Rebalancing Medicaid’s Long-Term Care Expenditures: How Is Your State Doing? Information Bulletin #323 (9/2010).
In the Affordable Health Care Act in 2010, Congress provided that States would receive an increased federal match IF they “rebalance” their Medicaid expenditures from institutional expenditures to community expenditures. This was Section 10202 - “Incentives for States to Offer Home and Community-Based Services as a Long-Term Care Alternative to Nursing Homes”. States that spend less than 25% on community service could receive a 5% enhanced match and states that spend less than 50% could receive a 2% enhanced match.
In this Information Bulletin, we focus on why this section is important and how best it should be implemented to get the funding to the most states and to the states most out of balance regarding institutional and HCBS community spending.
Last Bulletin highlighted how well the DD Community has done in most states to reverse the institutional bias in Medicaid spending in relationship to the aging and physical disability community. Section 10202 could be used to make both the NF and ICF-MR funding streams more community based in states with the most inequitable systems.
Rebalancing of Medicaid’s long-term care expenditures is critical for older and younger people with disabilities eligible for nursing home services as well as persons with developmental disabilities. If your State shifts expenditures from the more expensive nursing home budget to the less expensive community budget, there will be more Medicaid funds available to serve more people in the community. By offering a larger federal match to move money from nursing homes to the community (HCBS), there will be a financial incentive for states to confront the lobby of the nursing home industry and increase funding for community services (HCBS).
This would be an opportunity for advocates in aging and disability organizations to join together to push for this new HCBS opportunity that begins October 1, 2011.
We decided to look at how state expenditures were made in FY 2009. Remember the Supreme Court ruled in Olmstead in 1999 over 10 years ago.
From that data, we computed what follows.
Here’s what all the terminology and acronyms mean for this bulletin:
1. Long-term care (LTC) is the total Nursing Home (NH) and
Home and Community-Based Services (HCBS) spending;
2. Institutional is the total Nursing Home spending;
3. Home and Community-Based Services includes the total of Medicaid Waivers, Home Health and Personal Care Option spending.
Here’s what we found:
1. The Overall Picture -
In 2009, 66.2% went to NH and 33.8% went to HCBS.
While percentages are important we should also look at funds spent. In 2009, over $50 billion went to NH and over $25.5 billion went for HCBS.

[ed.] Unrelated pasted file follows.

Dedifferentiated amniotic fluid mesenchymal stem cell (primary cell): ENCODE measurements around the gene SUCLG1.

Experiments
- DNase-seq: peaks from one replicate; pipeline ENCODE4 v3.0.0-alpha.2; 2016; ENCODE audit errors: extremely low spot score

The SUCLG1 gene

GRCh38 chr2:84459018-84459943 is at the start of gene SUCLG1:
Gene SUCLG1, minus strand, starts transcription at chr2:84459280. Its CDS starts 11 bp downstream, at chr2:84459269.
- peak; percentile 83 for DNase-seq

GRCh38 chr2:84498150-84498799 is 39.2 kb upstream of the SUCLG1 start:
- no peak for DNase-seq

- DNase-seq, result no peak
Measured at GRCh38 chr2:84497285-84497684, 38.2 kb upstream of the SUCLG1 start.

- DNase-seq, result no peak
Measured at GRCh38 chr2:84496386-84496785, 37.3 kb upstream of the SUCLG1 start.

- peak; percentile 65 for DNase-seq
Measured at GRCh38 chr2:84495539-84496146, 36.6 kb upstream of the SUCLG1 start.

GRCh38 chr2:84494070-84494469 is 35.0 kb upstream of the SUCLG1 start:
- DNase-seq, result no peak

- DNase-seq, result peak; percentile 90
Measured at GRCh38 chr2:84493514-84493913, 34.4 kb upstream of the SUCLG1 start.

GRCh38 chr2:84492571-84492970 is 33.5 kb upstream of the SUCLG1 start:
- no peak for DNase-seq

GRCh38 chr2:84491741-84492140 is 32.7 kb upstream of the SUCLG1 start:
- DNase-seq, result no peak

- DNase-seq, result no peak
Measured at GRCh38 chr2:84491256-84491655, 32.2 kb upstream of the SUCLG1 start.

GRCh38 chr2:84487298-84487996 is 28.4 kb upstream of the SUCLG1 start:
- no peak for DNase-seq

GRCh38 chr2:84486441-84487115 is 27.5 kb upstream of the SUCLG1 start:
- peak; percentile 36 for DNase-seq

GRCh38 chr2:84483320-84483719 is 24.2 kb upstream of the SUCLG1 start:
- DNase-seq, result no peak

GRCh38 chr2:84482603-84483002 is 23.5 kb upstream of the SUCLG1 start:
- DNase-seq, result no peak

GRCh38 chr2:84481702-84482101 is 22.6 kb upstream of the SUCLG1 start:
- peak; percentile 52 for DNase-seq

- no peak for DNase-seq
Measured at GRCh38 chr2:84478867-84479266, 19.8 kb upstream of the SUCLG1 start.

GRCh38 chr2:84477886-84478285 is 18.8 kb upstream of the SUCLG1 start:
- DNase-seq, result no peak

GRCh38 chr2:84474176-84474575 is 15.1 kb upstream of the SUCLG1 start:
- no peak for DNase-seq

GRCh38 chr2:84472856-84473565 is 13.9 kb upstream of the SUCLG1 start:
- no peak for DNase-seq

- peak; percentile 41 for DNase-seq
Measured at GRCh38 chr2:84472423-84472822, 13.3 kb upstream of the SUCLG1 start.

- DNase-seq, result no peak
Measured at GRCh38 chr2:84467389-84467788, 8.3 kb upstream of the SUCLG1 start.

2. A State Breakdown
In 2009, there were only four States that definitely spent less than 50% of A/D on nursing home institutions [WA, MN, OR, and Alaska]. These four therefore spent more than 50% of their LTC funds in the community for HCBS. It is likely that NM and CA are also in this category, but neither has reported all of its data for 2009. [In DD, only 6 states in FY 2009 spent less than 50% in community! Wow – absolutely opposite the A/D world.]
In 2009, there were 23 States that spent more than 75% of their Medicaid LTC A/D on nursing homes.[NE, ME, CT, OH, WY, AL*, MI, NJ, AZ, FL, UT, HI*, IL*, KY, PA, NH, IN, MS, MD, SD, DE, ND, RI*]. *All data not reported. These 23 States have not “rebalanced” their A/D expenditures and 10 years after Olmstead still are overwhelminingly institutionalized biased.
While the field as a whole is moving in the correct direction by increasing spending in the community for HCBS, these 23 states still lag far behind in overall HCBS expenditures.
According to the FY 2009 data gathered for the above analysis 44-46 states would be eligible to apply for the 2% enhanced match offered in the Section 10202 HCBS Rebalancing language IF CMS makes the policy decision to have the percentages based on these funding streams.
23 states would be eligible to apply for the 5% enhanced match offered in Section 10202 HCBS Rebalancing language if CMS makes the policy decision to have the percentages based on funding streams.
If the policy goal of Congress was to “Rebalance” the LTC system, using Section 10202 to focus on the states with the most inequitable funding patterns, seems like a simple CMS policy decision to focus on those States with the most egregious unbalanced LTC services.
Steve Gold, The Disability Odyssey continues
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